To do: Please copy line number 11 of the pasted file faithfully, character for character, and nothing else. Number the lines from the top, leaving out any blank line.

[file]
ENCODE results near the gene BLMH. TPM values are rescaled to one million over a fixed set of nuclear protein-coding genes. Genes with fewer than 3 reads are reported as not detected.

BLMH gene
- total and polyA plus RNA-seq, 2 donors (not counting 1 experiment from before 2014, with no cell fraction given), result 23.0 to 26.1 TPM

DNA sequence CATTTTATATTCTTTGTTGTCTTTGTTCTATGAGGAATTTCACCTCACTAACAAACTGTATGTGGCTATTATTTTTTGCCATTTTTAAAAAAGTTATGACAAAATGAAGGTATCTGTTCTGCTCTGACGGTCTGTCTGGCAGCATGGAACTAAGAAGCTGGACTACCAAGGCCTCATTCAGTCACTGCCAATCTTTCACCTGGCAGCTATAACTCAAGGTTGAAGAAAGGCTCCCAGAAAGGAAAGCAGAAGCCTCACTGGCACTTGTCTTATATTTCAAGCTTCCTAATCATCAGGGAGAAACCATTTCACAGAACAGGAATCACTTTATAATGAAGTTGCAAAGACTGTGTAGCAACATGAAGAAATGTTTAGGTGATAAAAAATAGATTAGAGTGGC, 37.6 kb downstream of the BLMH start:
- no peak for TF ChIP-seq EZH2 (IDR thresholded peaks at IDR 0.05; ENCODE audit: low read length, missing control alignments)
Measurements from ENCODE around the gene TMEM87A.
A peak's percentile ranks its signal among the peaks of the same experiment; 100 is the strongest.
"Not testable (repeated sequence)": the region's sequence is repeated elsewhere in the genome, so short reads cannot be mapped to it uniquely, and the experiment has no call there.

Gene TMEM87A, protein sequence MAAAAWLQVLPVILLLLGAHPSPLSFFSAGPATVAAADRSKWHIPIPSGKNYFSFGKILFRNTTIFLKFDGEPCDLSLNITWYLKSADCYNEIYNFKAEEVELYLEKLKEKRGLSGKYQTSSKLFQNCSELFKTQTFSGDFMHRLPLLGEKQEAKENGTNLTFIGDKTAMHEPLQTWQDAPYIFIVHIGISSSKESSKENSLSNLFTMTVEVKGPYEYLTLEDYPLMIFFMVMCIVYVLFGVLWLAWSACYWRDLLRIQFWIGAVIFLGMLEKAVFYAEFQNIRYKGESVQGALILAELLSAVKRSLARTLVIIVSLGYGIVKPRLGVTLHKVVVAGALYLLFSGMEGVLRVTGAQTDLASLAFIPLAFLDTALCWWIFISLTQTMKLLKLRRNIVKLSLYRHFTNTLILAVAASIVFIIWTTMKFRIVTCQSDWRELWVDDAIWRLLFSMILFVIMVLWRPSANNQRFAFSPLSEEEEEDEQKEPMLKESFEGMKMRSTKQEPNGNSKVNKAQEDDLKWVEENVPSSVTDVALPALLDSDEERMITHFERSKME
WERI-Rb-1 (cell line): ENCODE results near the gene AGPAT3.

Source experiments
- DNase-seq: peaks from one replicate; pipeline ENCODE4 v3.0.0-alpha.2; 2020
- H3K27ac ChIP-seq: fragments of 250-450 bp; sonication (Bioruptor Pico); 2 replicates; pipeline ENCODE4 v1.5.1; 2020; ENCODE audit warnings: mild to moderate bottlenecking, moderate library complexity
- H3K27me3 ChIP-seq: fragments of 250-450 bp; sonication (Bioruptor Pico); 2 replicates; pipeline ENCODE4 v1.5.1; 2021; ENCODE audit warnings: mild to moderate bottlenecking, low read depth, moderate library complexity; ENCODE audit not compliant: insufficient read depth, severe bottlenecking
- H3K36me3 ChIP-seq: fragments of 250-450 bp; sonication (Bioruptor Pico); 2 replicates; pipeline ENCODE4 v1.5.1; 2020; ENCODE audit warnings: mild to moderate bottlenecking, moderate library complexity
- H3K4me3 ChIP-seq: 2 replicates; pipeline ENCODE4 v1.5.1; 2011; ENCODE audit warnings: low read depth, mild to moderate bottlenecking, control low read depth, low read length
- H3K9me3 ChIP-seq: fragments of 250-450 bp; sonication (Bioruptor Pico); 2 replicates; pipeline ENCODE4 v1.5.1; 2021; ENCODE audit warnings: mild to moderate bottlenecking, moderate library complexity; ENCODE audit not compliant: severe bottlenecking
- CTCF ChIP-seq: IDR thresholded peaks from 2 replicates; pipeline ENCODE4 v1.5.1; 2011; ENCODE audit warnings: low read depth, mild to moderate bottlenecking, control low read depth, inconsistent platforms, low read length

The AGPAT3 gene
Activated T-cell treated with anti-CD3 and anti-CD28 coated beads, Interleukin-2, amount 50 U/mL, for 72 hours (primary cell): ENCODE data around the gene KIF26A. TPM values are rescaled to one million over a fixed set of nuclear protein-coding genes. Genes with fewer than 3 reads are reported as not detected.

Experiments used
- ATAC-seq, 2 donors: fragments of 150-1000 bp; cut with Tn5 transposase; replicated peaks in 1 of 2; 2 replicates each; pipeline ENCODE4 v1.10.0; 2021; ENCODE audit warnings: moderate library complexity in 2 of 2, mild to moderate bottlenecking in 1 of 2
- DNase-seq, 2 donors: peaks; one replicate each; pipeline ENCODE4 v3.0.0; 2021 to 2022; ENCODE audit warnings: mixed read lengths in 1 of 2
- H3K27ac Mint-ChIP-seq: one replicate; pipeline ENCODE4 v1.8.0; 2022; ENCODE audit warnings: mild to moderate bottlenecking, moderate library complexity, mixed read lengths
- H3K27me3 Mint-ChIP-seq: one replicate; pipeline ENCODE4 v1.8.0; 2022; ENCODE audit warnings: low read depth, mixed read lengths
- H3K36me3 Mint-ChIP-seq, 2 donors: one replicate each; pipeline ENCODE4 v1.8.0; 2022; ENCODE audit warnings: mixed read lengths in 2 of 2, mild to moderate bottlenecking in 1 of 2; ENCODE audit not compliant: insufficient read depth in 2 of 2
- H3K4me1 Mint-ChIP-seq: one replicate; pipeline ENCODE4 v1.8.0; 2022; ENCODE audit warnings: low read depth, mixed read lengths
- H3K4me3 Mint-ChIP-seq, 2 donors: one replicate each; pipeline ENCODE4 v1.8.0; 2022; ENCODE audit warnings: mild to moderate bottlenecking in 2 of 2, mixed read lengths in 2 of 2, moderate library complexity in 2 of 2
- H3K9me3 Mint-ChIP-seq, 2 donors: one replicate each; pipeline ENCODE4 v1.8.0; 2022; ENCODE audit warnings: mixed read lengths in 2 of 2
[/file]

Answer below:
Source experiments